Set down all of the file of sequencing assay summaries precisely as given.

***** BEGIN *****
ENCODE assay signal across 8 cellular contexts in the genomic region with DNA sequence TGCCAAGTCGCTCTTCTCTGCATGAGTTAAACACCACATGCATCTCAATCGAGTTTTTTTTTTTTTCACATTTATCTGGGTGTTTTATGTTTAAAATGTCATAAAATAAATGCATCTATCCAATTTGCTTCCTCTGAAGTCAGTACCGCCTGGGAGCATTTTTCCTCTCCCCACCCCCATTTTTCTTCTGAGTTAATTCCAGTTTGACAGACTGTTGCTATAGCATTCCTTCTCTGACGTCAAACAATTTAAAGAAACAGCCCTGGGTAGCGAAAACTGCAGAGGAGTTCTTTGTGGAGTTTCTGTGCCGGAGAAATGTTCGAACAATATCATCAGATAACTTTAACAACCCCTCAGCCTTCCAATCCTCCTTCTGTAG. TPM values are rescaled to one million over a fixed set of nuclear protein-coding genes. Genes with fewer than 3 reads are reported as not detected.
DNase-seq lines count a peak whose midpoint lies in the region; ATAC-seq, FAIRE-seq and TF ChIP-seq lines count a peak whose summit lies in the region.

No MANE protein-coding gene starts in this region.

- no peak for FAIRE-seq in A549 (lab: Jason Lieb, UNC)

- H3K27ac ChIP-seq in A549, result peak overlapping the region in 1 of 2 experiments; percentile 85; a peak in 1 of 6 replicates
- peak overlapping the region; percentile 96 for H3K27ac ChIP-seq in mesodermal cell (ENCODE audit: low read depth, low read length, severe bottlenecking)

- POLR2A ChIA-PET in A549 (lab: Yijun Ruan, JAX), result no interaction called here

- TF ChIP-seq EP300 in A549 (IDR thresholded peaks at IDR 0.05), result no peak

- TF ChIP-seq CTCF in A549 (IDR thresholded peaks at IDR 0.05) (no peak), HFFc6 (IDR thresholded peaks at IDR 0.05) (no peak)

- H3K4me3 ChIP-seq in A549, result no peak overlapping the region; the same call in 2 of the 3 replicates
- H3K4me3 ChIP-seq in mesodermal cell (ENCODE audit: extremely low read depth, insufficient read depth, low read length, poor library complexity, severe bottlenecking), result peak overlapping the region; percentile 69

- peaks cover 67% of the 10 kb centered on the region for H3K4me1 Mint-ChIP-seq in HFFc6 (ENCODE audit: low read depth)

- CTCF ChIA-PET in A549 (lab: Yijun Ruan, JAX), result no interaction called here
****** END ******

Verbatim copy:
ENCODE assay signal across 8 cellular contexts in the genomic region with DNA sequence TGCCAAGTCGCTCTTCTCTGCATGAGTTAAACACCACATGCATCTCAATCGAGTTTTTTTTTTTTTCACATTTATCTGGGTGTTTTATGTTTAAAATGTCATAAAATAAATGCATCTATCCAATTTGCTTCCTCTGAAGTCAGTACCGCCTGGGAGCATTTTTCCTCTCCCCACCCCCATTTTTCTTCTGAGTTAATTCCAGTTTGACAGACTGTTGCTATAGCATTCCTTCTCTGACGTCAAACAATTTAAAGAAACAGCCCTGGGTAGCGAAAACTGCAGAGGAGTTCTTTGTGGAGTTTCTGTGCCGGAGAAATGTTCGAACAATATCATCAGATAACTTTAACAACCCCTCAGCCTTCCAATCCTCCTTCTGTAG. TPM values are rescaled to one million over a fixed set of nuclear protein-coding genes. Genes with fewer than 3 reads are reported as not detected.
DNase-seq lines count a peak whose midpoint lies in the region; ATAC-seq, FAIRE-seq and TF ChIP-seq lines count a peak whose summit lies in the region.

No MANE protein-coding gene starts in this region.

- no peak for FAIRE-seq in A549 (lab: Jason Lieb, UNC)

- H3K27ac ChIP-seq in A549, result peak overlapping the region in 1 of 2 experiments; percentile 85; a peak in 1 of 6 replicates
- peak overlapping the region; percentile 96 for H3K27ac ChIP-seq in mesodermal cell (ENCODE audit: low read depth, low read length, severe bottlenecking)

- POLR2A ChIA-PET in A549 (lab: Yijun Ruan, JAX), result no interaction called here

- TF ChIP-seq EP300 in A549 (IDR thresholded peaks at IDR 0.05), result no peak

- TF ChIP-seq CTCF in A549 (IDR thresholded peaks at IDR 0.05) (no peak), HFFc6 (IDR thresholded peaks at IDR 0.05) (no peak)

- H3K4me3 ChIP-seq in A549, result no peak overlapping the region; the same call in 2 of the 3 replicates
- H3K4me3 ChIP-seq in mesodermal cell (ENCODE audit: extremely low read depth, insufficient read depth, low read length, poor library complexity, severe bottlenecking), result peak overlapping the region; percentile 69

- peaks cover 67% of the 10 kb centered on the region for H3K4me1 Mint-ChIP-seq in HFFc6 (ENCODE audit: low read depth)

- CTCF ChIA-PET in A549 (lab: Yijun Ruan, JAX), result no interaction called here